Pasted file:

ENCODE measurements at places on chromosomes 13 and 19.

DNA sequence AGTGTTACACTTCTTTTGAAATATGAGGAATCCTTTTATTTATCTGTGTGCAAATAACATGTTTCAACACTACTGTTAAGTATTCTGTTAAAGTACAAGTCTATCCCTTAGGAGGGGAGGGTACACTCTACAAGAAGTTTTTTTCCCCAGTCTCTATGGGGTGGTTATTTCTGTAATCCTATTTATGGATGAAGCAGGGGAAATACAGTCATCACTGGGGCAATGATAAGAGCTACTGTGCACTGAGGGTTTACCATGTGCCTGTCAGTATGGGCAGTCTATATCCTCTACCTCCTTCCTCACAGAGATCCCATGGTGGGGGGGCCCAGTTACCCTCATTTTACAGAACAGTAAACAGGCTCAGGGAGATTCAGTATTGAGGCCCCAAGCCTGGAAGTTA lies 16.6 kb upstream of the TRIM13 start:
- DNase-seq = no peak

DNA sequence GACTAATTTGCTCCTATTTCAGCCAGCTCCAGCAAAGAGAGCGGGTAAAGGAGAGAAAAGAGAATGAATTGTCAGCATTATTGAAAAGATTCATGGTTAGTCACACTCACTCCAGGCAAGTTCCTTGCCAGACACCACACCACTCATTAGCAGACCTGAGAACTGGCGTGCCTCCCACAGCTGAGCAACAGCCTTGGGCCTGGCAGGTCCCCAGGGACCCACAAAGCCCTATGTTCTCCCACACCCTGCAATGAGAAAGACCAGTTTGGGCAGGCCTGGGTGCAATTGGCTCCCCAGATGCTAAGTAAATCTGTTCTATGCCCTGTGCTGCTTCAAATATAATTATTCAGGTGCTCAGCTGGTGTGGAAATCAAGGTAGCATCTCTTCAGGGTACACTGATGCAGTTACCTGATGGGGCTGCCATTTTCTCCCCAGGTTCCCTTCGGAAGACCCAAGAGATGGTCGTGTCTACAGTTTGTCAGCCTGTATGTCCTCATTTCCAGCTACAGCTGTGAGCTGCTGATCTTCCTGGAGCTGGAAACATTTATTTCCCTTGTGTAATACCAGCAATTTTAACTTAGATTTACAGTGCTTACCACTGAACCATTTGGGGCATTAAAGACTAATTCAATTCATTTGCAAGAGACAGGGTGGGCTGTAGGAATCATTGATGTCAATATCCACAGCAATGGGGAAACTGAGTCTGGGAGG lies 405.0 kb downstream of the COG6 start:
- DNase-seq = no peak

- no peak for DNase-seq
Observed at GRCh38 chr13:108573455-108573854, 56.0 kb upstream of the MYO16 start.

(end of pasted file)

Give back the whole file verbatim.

ENCODE measurements at places on chromosomes 13 and 19.

DNA sequence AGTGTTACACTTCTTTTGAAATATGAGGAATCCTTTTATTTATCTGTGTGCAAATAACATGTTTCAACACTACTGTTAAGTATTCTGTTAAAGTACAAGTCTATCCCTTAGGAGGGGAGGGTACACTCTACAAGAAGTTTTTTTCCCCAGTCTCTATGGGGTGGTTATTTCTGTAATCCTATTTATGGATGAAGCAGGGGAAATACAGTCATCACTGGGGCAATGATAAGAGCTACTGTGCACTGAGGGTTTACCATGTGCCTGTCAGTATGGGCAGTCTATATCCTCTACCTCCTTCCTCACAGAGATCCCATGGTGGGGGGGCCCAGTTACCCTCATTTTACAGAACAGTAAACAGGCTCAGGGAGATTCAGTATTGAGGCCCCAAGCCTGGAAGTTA lies 16.6 kb upstream of the TRIM13 start:
- DNase-seq = no peak

DNA sequence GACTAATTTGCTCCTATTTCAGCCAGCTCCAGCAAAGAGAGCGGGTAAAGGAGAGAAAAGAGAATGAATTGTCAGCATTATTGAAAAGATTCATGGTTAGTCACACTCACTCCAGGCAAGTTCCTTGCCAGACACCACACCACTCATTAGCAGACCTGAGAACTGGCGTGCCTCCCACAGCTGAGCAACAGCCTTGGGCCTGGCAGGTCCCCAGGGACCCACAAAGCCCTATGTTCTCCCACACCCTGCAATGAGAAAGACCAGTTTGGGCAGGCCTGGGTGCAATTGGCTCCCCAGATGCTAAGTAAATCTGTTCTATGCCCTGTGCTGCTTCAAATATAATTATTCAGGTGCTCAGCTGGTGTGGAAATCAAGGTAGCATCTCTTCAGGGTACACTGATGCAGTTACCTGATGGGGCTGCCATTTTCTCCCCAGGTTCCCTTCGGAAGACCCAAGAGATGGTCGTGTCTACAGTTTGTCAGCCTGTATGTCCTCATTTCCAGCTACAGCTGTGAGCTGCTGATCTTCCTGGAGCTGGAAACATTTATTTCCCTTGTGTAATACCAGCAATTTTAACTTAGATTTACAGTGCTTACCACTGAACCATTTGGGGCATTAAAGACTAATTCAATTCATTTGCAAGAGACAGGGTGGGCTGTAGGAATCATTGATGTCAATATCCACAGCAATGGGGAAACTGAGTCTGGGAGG lies 405.0 kb downstream of the COG6 start:
- DNase-seq = no peak

- no peak for DNase-seq
Observed at GRCh38 chr13:108573455-108573854, 56.0 kb upstream of the MYO16 start.